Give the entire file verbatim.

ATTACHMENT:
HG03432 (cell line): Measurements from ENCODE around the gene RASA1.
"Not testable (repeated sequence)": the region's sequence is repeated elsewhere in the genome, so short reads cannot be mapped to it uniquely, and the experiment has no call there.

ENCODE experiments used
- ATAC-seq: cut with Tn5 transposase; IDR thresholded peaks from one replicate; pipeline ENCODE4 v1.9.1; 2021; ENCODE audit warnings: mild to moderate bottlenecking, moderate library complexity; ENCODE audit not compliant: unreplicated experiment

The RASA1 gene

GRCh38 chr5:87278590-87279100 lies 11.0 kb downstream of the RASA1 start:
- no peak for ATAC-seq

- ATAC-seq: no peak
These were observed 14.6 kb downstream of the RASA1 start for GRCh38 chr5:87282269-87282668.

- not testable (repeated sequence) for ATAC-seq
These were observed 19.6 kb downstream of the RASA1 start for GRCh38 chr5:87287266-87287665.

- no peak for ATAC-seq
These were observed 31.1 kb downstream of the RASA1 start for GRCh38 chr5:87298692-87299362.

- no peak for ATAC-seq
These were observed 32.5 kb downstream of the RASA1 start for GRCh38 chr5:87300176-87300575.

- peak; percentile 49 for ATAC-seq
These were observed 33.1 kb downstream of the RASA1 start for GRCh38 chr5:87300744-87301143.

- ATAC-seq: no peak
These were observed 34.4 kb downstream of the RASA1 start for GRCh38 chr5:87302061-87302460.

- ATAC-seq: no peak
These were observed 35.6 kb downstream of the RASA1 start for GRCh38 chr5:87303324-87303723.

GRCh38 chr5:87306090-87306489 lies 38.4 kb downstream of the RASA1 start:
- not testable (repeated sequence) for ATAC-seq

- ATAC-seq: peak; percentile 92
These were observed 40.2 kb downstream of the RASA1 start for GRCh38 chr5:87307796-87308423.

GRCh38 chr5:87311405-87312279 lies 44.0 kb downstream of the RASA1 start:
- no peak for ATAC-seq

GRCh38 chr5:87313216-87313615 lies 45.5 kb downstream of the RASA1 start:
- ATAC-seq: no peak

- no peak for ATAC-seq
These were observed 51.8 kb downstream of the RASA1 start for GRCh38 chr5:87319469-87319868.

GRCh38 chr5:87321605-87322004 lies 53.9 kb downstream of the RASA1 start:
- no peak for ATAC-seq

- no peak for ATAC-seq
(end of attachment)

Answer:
HG03432 (cell line): Measurements from ENCODE around the gene RASA1.
"Not testable (repeated sequence)": the region's sequence is repeated elsewhere in the genome, so short reads cannot be mapped to it uniquely, and the experiment has no call there.

ENCODE experiments used
- ATAC-seq: cut with Tn5 transposase; IDR thresholded peaks from one replicate; pipeline ENCODE4 v1.9.1; 2021; ENCODE audit warnings: mild to moderate bottlenecking, moderate library complexity; ENCODE audit not compliant: unreplicated experiment

The RASA1 gene

GRCh38 chr5:87278590-87279100 lies 11.0 kb downstream of the RASA1 start:
- no peak for ATAC-seq

- ATAC-seq: no peak
These were observed 14.6 kb downstream of the RASA1 start for GRCh38 chr5:87282269-87282668.

- not testable (repeated sequence) for ATAC-seq
These were observed 19.6 kb downstream of the RASA1 start for GRCh38 chr5:87287266-87287665.

- no peak for ATAC-seq
These were observed 31.1 kb downstream of the RASA1 start for GRCh38 chr5:87298692-87299362.

- no peak for ATAC-seq
These were observed 32.5 kb downstream of the RASA1 start for GRCh38 chr5:87300176-87300575.

- peak; percentile 49 for ATAC-seq
These were observed 33.1 kb downstream of the RASA1 start for GRCh38 chr5:87300744-87301143.

- ATAC-seq: no peak
These were observed 34.4 kb downstream of the RASA1 start for GRCh38 chr5:87302061-87302460.

- ATAC-seq: no peak
These were observed 35.6 kb downstream of the RASA1 start for GRCh38 chr5:87303324-87303723.

GRCh38 chr5:87306090-87306489 lies 38.4 kb downstream of the RASA1 start:
- not testable (repeated sequence) for ATAC-seq

- ATAC-seq: peak; percentile 92
These were observed 40.2 kb downstream of the RASA1 start for GRCh38 chr5:87307796-87308423.

GRCh38 chr5:87311405-87312279 lies 44.0 kb downstream of the RASA1 start:
- no peak for ATAC-seq

GRCh38 chr5:87313216-87313615 lies 45.5 kb downstream of the RASA1 start:
- ATAC-seq: no peak

- no peak for ATAC-seq
These were observed 51.8 kb downstream of the RASA1 start for GRCh38 chr5:87319469-87319868.

GRCh38 chr5:87321605-87322004 lies 53.9 kb downstream of the RASA1 start:
- no peak for ATAC-seq

- no peak for ATAC-seq